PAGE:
Similarly the behaviors of Mr. Collins and Charlotte also change depending on what house they are in, and before and after their marriage. Mr. Collins, when outside of his or Lady de Bourgh’s home is a social cacophony. He also makes himself a buffoon and a nuisance with his lack of knowhow on what proper behavior in social situations or general knowledge of dances. When in his home or in Lady de Bourgh’s he is exceptionally more bloated and comfortable with his braggings of his wealth/possessions and the generosity of Lady Catherine de Bourgh. Charlotte on the other hand, is witty, sensible and social with Jane and Elizabeth especially. Being not particularly pretty, unmarried past the age of 25, and already coming from a wealthy family, she married for the practicality and social status. She was not particularly happy in the marriage; she avoided him and kept to herself in their home. She talked to Elizabeth less after the marriage and moving into Mr. Collins home.
Mrs. and Mr. Bennet are also affected by setting. When Mrs. Bennet is in her home she is primarily concerned with marriage and her “poor nerves” as she is often “vexed” (page 3) by Mr. Bennet and the big gossip of the town. When she is in public, she makes a buffoon of herself in her obnoxious behavior and inappropriate remarks. Mr. Bennet, when in his library, is usually giving wise advice or having intellectual conversations with “Lizzy.” When Mr. Bennet is throughout his home, he makes facetious remarks or leads on a conversation letting the other person believe one thing and then he flips the conversation to get a rise out of the other person, or he his passing judgment on his daughters, often to “vex” Mrs. Bennet.
Mary, Kitty, and Lydia Bennet, when in their home, worry themselves with arguments. Mary only butts in to say something intellectual, Kitty speaks up only to be sarcastic or to say something to the effect of “it’s not fair,” and Lydia speaks only to whine/complain or brag. When in public, all three try very hard to show their assets. Mary plays songs and demonstrates her talents in place of her lack of beauty. Kitty and Lydia make social butterflies, full-of-smiles and attention-grabbing, loud-mouth, giggly things of themselves. Lydia is by far the most exaggerated in comparison to Kitty. Whereas the Bennet girls take care to showcase who they truly are, the richer women of the novel do the opposite.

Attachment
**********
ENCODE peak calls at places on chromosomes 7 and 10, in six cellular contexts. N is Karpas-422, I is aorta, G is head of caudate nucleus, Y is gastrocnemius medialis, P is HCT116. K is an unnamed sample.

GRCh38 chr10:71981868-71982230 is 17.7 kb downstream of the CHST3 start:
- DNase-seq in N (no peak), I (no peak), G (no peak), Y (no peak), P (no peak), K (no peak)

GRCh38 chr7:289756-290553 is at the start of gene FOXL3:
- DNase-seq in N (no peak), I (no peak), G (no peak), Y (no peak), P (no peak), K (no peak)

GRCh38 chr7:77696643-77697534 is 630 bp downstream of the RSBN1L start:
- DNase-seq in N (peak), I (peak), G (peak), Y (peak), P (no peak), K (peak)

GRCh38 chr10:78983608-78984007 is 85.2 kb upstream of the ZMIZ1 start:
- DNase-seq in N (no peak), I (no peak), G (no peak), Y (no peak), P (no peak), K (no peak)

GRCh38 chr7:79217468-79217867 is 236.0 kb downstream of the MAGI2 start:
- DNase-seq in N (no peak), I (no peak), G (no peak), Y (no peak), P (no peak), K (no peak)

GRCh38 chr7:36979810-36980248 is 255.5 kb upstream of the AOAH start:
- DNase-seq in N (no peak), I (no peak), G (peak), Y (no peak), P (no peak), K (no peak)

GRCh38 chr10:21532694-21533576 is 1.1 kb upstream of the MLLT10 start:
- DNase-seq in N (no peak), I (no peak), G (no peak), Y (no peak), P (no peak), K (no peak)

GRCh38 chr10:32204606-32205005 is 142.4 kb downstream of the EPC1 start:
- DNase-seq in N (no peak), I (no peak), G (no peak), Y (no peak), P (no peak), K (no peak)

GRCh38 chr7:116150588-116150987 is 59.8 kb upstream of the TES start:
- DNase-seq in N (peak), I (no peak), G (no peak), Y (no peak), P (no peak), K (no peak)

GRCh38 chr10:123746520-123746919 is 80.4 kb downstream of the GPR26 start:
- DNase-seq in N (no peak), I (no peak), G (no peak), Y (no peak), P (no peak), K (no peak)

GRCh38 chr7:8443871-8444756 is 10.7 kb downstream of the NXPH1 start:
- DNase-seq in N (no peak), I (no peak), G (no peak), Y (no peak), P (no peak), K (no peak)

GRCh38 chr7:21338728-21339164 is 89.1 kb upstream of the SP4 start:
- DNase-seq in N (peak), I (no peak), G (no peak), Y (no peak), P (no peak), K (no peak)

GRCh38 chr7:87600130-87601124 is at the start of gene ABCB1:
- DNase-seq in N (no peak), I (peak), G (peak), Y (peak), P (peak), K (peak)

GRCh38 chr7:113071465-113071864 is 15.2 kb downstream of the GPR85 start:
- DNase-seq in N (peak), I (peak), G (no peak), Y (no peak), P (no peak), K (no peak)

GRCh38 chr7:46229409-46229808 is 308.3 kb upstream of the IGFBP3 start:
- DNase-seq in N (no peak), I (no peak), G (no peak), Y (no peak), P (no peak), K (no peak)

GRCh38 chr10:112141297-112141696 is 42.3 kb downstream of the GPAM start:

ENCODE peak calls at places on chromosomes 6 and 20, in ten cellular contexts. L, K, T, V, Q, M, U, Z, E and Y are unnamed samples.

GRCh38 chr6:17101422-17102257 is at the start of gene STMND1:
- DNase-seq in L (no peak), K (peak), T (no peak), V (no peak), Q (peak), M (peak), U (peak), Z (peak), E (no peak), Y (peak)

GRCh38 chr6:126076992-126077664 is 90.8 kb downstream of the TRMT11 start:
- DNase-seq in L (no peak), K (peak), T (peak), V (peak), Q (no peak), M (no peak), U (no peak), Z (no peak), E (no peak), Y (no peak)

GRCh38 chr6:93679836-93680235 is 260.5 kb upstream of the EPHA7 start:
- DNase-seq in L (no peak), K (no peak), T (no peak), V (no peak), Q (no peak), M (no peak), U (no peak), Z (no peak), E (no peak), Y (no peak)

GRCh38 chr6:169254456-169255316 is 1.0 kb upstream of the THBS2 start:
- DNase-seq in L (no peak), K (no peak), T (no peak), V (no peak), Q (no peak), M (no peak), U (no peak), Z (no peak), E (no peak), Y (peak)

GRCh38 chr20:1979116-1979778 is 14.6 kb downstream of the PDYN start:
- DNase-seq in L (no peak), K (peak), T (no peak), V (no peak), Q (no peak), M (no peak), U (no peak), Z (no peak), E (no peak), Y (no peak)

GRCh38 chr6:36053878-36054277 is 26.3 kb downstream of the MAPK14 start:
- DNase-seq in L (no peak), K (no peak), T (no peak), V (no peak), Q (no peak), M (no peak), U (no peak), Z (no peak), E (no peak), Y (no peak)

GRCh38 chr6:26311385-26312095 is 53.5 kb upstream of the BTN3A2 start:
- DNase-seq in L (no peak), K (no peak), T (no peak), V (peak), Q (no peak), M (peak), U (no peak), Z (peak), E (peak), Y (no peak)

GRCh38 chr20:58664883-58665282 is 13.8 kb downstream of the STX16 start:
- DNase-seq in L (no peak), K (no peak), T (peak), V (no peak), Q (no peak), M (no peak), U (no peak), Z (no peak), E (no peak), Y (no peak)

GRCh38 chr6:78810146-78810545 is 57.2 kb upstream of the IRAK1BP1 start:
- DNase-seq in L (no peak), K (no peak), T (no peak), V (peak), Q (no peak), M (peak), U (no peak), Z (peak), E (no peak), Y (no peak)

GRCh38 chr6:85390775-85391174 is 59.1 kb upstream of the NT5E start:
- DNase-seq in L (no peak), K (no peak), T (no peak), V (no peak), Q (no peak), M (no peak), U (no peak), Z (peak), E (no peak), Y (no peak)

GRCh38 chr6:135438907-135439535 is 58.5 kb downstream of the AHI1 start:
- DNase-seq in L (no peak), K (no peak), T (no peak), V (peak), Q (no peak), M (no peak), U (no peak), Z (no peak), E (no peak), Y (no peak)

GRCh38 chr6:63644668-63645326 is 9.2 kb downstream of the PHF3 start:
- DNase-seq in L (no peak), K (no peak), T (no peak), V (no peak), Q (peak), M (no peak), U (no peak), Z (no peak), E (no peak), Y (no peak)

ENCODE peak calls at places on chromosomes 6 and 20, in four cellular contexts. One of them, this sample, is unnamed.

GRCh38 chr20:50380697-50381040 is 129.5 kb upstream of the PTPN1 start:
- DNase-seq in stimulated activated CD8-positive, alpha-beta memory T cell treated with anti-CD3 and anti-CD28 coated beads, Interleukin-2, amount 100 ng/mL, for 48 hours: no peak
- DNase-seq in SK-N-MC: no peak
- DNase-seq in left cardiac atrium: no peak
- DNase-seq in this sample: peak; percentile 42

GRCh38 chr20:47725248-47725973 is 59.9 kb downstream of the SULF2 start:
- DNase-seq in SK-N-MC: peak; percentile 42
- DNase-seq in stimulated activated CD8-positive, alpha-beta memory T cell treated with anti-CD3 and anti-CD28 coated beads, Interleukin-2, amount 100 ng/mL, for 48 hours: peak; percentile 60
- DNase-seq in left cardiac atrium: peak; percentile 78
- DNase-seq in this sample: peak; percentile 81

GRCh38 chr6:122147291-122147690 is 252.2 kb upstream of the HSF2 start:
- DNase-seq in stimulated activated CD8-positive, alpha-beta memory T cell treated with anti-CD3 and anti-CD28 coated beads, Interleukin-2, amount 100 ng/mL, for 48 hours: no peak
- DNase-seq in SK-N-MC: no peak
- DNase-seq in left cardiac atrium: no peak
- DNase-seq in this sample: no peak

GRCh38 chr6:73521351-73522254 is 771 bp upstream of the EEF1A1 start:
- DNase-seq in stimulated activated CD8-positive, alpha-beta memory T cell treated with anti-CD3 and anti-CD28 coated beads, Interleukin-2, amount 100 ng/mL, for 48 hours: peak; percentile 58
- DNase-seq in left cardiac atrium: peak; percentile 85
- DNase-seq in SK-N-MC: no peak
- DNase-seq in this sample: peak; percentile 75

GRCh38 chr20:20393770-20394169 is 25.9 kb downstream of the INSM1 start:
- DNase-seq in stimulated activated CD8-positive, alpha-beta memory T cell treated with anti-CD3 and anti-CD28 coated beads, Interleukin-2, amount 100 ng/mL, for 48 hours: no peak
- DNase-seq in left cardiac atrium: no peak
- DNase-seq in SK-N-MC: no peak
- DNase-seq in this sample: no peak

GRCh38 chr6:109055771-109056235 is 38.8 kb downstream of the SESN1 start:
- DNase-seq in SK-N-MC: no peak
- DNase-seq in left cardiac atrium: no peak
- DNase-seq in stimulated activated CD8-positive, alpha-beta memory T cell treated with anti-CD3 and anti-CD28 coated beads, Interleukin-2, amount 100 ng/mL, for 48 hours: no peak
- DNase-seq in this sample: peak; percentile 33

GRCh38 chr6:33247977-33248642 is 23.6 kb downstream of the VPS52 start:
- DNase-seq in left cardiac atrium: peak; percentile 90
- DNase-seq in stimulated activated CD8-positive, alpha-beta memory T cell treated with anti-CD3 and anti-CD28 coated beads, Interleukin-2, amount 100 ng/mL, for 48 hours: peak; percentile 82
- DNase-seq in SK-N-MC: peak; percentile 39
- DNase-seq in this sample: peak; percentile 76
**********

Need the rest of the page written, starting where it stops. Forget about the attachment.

Miss Bingley, when in a setting where Elizabeth Bennet is not present, is very self-centered snob who puts out a false image of being amiable. She is two-faced towards many people. In some settings she can seem agreeable, but in all actuality she has other motives. Alternative motives such as when she was nice to Jane, while also disheartening her by telling her that Mr. Bingley liked Mr. Darcy’s sister instead of Jane. When Elizabeth was present, she was either very rude and trying to rile her up, or she was attempting to hog all of the attention of Mr. Darcy out of pure jealousy, who did not like Miss Bingley one bit. When she was in a vacation-like setting, such as when she went to London, she feels comfortable in manipulating the situations like when she kept her brother from being aware that Jane was there, seeing as that was a place socially unfamiliar with both parties, meaning that no one could intervene with Miss Bingleys deception.
Lady Catherine de Bourgh takes setting versus behavior/power to the extreme when in her home. It is there that she feels completely comfortable down talking and criticizing any and everyone knowing that no one will object to her superiority within her own domain. When she is in public she wars with people for her dominance. This is especially apparent when Elizabeth refuses to promise Lady de Bourgh that she would not refuse her nephew’s, Mr. Darcy’s, proposal. When she is outside of her bubble of superiority she is snappy, cranky, rude, and extremely frustrated knowing her power over people is limited. The significance of Lady de Bourgh’s failing to control Elizabeth in the end is that Lady de Bourgh is not in her home, and therefore holds no weight in her commanded wishes.
In conclusion, different settings give different characters different behaviors or strengths and weaknesses. Also, weather changes in setting affected the plot. Had it not rained as Jane rode to Netherfield, she would not have gotten sick and stayed with Mr. Bingley, which would have put a setback in their getting to know each other. As seen most extreme in Lady Catherine de Bourgh, even subtle changes in character behavior, such as Charlotte’s behavior weigh in on the plot. If Lady de Bourgh had been in her home with Elizabeth while commanding her to not accept her nephew’s proposal, Elizabeth may not have agreed, but the conversation would have been much more heated, which may have led to Lady de Bourgh trying very vigorously to prevent a marriage between the two. That action could have caused a number of hard feelings between the two families and possibly another attempt at keeping Jane and Mr. Bingley apart. Say if Charlotte did not talked with Elizabeth within Mr. Collins’ home and Lady de Bourgh’s lands, she may have been more honest with herself and Elizabeth in her motives for marrying Mr. Collins and may have thought twice on it. Even more drastic, if Elizabeth did not visit Pemberley and ran into Darcy, she would not have seen the real Darcy, unmasked and humble. She could have went on believing her initial impression of him and never accepted his second proposal. Similarly, had Lydia not gone on the trip to Brighton, she would not have ran away with Wickham and put her sisters’ marriageability into danger. Also to think if Jane did not try to visit Mr. Bingley while he and his sisters and Darcy were away, Miss Bingley would not have been able to manipulate the situation and made Jane believe Mr. Bingley was no longer interested. Any number of changes whether slight or drastic could have changed the entire book via the butterfly effect.
Source: Austen, Jane. Pride and Prejudice. New York: Modern Library, 1995. Print.